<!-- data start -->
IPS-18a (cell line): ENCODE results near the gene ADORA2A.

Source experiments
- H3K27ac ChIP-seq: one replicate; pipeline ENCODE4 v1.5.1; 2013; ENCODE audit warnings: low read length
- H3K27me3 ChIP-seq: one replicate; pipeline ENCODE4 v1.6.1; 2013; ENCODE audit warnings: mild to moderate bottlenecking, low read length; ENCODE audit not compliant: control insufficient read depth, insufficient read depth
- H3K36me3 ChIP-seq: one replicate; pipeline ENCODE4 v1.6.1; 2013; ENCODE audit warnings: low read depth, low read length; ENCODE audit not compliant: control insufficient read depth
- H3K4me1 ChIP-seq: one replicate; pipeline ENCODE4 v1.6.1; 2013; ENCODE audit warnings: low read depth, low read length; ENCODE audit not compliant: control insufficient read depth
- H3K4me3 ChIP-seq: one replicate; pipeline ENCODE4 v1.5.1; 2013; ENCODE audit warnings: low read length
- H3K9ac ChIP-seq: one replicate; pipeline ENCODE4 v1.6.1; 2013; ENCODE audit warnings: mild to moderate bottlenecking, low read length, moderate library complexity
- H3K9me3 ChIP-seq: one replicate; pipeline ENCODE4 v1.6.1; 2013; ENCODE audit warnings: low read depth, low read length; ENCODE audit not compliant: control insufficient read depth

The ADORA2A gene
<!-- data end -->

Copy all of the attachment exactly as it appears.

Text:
IPS-18a (cell line): ENCODE results near the gene ADORA2A.

Source experiments
- H3K27ac ChIP-seq: one replicate; pipeline ENCODE4 v1.5.1; 2013; ENCODE audit warnings: low read length
- H3K27me3 ChIP-seq: one replicate; pipeline ENCODE4 v1.6.1; 2013; ENCODE audit warnings: mild to moderate bottlenecking, low read length; ENCODE audit not compliant: control insufficient read depth, insufficient read depth
- H3K36me3 ChIP-seq: one replicate; pipeline ENCODE4 v1.6.1; 2013; ENCODE audit warnings: low read depth, low read length; ENCODE audit not compliant: control insufficient read depth
- H3K4me1 ChIP-seq: one replicate; pipeline ENCODE4 v1.6.1; 2013; ENCODE audit warnings: low read depth, low read length; ENCODE audit not compliant: control insufficient read depth
- H3K4me3 ChIP-seq: one replicate; pipeline ENCODE4 v1.5.1; 2013; ENCODE audit warnings: low read length
- H3K9ac ChIP-seq: one replicate; pipeline ENCODE4 v1.6.1; 2013; ENCODE audit warnings: mild to moderate bottlenecking, low read length, moderate library complexity
- H3K9me3 ChIP-seq: one replicate; pipeline ENCODE4 v1.6.1; 2013; ENCODE audit warnings: low read depth, low read length; ENCODE audit not compliant: control insufficient read depth

The ADORA2A gene